Alcoholism is one of the most widespread and dangerous social problems in the United States and around the world. This issue is characterized by excessive drinking and loss of control. Alcohol affects people in different ways, in some cases, a person can stop drinking, but sometimes specialists’ help is required to abandon this habit. According to experts, “the lifetime prevalence of alcohol abuse in the United States is estimated to be around 18%” (Mehta, 2016, para. 1). It also affects physical and emotional health, social status, work, and relationships with family.
In recent years, the Screening, Brief Intervention, and Referral to Treatment method, or “SBIRT,” has become an effective tool for screening and solving behavioral health problems, including alcohol addiction (McKnight, 2016). The primary goal of SBIRT is to identify people who are at moderate or high risk for psychosocial or health care problems. SBIRT provides an identification of levels of risk, of patients who would benefit from brief advice and those who would benefit from higher levels of care (McKnight, 2016). It uses specific steps: pre-screening, full screening for those with a positive pre-screen, brief intervention for those scoring over the cutoff point, brief treatment, and referral to treatment.
Alcohol addiction is a chronic neurological disease which damages all the body’s organs and the person’s nervous system. The huge losses that alcohol abuse has caused to individuals, families, and communities in the United States have led to a severe public health crisis (Mehta, 2016). Alcoholism increases the risk of a large number of diseases, especially oncological types of diseases. Drinking weakens the human immune system, provokes various pathologies of the brain, and leads to liver destruction. Everyone knows that pregnant women are forbidden to consume alcohol since the probability of having a birth with pathology growths significantly (Mehta, 2016). The regular drinking leads to premature old age, disability, and a decrease in life expectancy. It is an extremely crucial problem of modern society, as it directly affects the future of citizens.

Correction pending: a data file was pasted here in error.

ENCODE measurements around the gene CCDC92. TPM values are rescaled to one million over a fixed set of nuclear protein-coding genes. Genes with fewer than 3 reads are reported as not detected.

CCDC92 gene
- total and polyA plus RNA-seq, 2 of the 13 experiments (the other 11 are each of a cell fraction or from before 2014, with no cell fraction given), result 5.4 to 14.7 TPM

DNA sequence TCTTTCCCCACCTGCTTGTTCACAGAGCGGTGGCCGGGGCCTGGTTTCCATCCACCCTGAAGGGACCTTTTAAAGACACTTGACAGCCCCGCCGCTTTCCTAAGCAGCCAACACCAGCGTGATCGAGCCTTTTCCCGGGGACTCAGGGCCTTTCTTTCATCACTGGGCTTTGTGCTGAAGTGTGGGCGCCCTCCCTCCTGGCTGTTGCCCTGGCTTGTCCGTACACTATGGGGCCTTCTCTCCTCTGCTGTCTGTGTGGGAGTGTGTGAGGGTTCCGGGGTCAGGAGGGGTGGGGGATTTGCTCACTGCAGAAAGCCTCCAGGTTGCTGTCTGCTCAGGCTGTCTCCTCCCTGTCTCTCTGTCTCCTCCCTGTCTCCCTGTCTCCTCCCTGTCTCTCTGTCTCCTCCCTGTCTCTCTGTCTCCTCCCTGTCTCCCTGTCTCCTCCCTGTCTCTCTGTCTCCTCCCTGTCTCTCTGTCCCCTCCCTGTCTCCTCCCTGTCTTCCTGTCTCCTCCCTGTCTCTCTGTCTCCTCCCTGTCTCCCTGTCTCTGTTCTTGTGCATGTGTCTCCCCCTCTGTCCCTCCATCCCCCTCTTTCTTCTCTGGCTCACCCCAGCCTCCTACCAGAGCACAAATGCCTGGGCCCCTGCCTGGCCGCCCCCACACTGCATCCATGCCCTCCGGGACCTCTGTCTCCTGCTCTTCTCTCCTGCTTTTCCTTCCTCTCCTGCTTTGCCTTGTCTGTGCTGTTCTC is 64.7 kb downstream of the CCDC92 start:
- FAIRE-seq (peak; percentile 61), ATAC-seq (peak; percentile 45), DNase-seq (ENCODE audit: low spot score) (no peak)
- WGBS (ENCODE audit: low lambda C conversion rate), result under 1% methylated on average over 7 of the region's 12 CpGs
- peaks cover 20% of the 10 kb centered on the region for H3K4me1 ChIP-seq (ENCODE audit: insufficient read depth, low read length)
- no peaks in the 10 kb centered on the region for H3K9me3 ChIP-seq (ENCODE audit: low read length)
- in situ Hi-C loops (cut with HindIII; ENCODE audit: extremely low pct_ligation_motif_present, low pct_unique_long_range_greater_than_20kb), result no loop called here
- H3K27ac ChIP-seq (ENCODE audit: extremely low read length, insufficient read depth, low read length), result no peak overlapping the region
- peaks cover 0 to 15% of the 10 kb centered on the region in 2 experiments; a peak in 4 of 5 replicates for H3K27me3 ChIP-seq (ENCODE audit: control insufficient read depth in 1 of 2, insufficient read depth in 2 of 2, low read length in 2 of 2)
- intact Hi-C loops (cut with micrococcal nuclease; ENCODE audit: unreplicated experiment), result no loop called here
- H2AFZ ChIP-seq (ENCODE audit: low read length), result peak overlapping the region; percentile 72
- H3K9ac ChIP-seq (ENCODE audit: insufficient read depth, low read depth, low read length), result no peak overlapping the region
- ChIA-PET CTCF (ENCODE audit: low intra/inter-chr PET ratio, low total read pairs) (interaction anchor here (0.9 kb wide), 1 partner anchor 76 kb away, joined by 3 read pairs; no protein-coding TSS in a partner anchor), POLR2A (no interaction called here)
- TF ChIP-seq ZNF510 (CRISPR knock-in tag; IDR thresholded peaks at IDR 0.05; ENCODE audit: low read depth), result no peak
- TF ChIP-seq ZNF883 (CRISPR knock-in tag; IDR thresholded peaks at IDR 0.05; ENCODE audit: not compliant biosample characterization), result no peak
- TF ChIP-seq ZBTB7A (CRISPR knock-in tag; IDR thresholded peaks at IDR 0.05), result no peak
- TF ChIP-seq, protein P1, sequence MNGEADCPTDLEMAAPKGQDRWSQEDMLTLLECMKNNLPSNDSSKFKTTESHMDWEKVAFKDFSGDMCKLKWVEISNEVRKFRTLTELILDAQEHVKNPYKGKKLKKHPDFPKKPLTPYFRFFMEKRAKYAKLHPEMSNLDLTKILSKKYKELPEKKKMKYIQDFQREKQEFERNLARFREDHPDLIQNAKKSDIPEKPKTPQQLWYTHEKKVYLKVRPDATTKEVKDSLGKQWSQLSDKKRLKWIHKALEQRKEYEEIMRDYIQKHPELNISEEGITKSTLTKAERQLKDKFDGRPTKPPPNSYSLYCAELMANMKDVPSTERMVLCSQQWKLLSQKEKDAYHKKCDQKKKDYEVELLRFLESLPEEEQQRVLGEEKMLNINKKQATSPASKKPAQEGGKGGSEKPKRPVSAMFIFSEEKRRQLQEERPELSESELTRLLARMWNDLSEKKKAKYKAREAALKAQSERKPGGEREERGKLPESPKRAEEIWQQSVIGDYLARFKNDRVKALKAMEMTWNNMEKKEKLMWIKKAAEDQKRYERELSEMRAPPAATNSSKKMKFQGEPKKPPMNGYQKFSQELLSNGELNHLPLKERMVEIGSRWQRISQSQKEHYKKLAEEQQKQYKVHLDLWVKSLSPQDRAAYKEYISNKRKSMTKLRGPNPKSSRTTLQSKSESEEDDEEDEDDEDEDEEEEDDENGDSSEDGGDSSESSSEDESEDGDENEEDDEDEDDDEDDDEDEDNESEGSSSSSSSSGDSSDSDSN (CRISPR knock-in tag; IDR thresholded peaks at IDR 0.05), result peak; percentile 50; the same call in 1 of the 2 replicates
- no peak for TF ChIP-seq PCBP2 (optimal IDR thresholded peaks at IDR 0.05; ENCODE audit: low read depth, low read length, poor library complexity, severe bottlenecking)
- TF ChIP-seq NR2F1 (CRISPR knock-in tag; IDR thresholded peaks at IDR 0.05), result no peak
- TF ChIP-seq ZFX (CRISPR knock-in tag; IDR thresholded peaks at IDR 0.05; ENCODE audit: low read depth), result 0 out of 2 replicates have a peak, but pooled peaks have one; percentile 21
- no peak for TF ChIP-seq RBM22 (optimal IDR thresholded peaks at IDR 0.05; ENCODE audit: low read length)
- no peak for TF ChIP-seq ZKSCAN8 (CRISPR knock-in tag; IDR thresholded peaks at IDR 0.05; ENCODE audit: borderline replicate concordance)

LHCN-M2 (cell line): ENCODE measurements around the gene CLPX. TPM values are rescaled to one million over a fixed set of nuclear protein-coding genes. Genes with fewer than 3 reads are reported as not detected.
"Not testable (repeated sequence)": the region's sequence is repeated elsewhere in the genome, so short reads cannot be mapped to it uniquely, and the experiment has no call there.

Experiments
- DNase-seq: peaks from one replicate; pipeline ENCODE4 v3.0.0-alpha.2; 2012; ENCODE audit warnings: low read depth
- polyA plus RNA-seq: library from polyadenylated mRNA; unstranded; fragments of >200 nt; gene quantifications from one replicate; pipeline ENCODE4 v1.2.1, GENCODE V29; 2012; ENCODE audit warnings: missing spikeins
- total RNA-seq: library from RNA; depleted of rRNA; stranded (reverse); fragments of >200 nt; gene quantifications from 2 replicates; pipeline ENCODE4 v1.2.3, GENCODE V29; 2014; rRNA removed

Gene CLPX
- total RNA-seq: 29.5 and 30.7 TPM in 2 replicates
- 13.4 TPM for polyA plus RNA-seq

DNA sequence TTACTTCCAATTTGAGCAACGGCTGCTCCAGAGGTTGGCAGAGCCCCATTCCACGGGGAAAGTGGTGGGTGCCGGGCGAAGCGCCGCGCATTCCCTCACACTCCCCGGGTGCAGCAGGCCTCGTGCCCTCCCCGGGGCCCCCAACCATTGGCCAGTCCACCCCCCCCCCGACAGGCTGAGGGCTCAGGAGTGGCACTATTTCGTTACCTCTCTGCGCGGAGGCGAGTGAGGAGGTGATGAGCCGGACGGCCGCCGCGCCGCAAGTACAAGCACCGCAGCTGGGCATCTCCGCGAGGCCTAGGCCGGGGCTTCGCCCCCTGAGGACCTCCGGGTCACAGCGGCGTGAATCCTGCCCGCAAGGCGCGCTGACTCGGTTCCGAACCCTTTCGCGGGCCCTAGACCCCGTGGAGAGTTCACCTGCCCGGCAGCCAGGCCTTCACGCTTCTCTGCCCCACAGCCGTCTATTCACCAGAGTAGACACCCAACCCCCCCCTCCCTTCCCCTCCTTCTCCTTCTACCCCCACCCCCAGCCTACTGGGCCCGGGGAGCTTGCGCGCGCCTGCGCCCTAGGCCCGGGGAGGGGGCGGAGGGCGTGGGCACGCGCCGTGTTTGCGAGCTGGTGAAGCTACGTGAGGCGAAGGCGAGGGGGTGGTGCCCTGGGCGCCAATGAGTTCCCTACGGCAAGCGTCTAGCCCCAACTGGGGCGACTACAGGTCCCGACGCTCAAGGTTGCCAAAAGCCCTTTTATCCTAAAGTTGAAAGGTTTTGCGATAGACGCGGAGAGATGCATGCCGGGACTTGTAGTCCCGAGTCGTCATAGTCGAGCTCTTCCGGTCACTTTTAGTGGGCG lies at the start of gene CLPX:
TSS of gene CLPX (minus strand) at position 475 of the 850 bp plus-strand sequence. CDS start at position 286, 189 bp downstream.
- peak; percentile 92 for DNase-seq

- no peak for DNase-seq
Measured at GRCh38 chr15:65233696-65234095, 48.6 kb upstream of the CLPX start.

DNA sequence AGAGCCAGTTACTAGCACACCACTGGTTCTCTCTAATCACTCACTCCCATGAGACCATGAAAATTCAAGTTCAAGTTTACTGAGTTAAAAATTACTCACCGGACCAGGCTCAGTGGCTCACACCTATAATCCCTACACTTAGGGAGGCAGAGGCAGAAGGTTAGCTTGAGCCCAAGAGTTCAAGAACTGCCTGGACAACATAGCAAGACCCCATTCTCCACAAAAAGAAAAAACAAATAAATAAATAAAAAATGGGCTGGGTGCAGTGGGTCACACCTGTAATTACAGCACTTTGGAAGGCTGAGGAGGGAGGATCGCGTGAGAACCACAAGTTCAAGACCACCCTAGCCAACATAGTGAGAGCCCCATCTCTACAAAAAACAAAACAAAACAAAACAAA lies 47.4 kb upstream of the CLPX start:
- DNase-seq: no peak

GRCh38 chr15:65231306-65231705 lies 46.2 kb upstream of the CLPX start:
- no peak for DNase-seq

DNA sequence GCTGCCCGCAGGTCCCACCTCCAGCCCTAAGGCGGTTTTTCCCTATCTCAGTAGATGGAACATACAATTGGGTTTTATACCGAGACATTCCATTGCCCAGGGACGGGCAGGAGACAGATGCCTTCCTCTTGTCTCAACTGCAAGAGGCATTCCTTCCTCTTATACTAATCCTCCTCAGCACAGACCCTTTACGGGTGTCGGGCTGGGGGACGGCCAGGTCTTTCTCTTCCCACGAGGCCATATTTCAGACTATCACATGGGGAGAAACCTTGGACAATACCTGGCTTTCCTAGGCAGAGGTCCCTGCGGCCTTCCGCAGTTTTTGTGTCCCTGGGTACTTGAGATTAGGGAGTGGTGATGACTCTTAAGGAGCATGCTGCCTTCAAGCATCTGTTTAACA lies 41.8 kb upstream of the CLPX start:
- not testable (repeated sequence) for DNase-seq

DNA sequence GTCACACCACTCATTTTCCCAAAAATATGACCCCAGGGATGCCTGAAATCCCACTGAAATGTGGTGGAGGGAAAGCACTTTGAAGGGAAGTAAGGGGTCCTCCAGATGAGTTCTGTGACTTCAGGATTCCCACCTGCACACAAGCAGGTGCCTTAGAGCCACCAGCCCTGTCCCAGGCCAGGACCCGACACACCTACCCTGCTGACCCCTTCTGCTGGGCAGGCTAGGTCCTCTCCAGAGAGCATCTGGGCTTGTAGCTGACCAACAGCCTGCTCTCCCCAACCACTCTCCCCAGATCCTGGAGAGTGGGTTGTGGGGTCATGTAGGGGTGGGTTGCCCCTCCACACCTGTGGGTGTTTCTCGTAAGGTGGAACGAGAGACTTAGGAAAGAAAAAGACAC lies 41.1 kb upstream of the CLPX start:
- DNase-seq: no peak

There are some community resources for people who have an alcohol problem or an increased potential for acquiring this problem. For example, Maryland SBIRT provides highly qualified support. It is a nationwide community that helps improve healthcare and encourages people to discuss alcohol and drug use during routine medical visits. This program aims to reduce drug and alcohol addiction, optimize the health care system in Maryland, and improve the quality of public health. Another useful community resource is Columbia SBIRT. Its goal is the quick and effective identification of patients for further evaluation or treatment for alcoholism and drug addiction.
To sum up, SBIRT (Screening, Brief Intervention, Referral to Treatment) is a comprehensive approach of the healthcare system to provide early intervention and treatment services for people with alcohol or drug addiction. Unlike traditional treatment, in which health patients have to get therapy, SBIRT is non-prescriptive. This conception does not condemn certain health behaviors. It ensures that patients are aware of their behavior, prevents the development of addiction and motivates to change.
The video “SBIRT in Primary Care: At-Risk Alcohol Use” (2015) is about Mr. Walker, who came in for his annual check-up. He completed the health center’s yearly alcohol screen questionnaire and screened positive on his single question alcohol screen; thus, Mr. Walker was asked to complete the AUDIT. His nurse reviewed the results with him and engaged Mr. Walker on goals to change his alcohol use using the Brief Negotiated Interview.
McKnight, B. C. (2016). The SBIRT Method for Alcohol Misuse Screening and Treatment.
Mehta, A. J. (2016). Alcoholism and critical illness: A review. World Journal of Critical Care Medicine, 5(1), 27-35. doi:10.5492/wjccm.v5.i1.27
SBIRTonline. (2015). SBIRT in Primary Care: At-Risk Alcohol Use [Video file].